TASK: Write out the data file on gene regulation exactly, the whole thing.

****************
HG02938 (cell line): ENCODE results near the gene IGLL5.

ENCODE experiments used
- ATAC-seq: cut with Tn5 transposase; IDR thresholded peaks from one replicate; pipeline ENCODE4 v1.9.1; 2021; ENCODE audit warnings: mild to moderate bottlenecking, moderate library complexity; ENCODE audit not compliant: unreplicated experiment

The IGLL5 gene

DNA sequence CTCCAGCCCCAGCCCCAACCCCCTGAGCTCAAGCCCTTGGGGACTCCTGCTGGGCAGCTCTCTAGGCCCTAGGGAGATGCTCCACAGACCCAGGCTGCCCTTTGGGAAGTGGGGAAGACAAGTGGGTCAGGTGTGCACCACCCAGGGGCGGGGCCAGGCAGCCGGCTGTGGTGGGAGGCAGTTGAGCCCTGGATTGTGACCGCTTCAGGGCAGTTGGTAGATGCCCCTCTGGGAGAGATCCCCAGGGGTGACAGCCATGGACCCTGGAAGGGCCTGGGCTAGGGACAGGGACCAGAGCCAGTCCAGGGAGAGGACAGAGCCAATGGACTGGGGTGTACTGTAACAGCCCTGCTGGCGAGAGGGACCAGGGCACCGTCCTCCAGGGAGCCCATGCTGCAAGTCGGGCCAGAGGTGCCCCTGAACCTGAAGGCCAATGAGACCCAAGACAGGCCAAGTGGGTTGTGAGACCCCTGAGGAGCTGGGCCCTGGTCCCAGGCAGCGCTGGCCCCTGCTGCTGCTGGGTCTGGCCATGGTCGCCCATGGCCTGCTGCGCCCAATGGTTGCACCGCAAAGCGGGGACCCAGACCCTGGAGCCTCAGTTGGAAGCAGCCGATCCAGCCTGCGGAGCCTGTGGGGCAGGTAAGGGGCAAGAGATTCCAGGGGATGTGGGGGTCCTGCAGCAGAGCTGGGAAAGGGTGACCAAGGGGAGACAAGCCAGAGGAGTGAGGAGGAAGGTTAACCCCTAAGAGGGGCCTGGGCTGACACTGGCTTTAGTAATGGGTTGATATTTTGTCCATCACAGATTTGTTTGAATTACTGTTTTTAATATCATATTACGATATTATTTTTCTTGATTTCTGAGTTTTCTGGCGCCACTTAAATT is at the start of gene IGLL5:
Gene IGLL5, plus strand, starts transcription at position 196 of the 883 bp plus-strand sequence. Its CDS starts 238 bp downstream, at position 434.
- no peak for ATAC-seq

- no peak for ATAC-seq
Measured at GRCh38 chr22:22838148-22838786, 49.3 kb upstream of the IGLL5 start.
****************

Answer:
HG02938 (cell line): ENCODE results near the gene IGLL5.

ENCODE experiments used
- ATAC-seq: cut with Tn5 transposase; IDR thresholded peaks from one replicate; pipeline ENCODE4 v1.9.1; 2021; ENCODE audit warnings: mild to moderate bottlenecking, moderate library complexity; ENCODE audit not compliant: unreplicated experiment

The IGLL5 gene

DNA sequence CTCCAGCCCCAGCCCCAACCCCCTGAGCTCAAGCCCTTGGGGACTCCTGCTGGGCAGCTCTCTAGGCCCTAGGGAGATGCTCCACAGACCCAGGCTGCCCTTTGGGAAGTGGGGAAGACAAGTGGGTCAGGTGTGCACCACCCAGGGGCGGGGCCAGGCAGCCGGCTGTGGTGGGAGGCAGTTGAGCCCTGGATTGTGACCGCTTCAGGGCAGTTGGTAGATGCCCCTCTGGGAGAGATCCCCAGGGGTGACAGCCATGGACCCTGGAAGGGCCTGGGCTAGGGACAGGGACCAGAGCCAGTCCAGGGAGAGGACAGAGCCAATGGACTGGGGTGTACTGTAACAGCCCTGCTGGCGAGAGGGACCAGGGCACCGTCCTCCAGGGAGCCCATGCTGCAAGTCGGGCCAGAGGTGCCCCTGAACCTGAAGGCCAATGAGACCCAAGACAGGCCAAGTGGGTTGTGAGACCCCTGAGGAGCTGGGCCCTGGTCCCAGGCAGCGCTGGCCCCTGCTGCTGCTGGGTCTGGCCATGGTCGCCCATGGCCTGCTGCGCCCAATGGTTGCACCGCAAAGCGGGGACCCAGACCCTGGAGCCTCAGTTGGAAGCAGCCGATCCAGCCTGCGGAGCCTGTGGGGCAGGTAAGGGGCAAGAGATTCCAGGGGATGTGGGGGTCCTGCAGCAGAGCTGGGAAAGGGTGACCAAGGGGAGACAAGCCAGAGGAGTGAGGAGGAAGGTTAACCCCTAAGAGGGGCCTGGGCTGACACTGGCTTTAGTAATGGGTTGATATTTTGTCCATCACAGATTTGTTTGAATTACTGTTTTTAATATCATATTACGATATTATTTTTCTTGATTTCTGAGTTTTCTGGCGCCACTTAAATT is at the start of gene IGLL5:
Gene IGLL5, plus strand, starts transcription at position 196 of the 883 bp plus-strand sequence. Its CDS starts 238 bp downstream, at position 434.
- no peak for ATAC-seq

- no peak for ATAC-seq
Measured at GRCh38 chr22:22838148-22838786, 49.3 kb upstream of the IGLL5 start.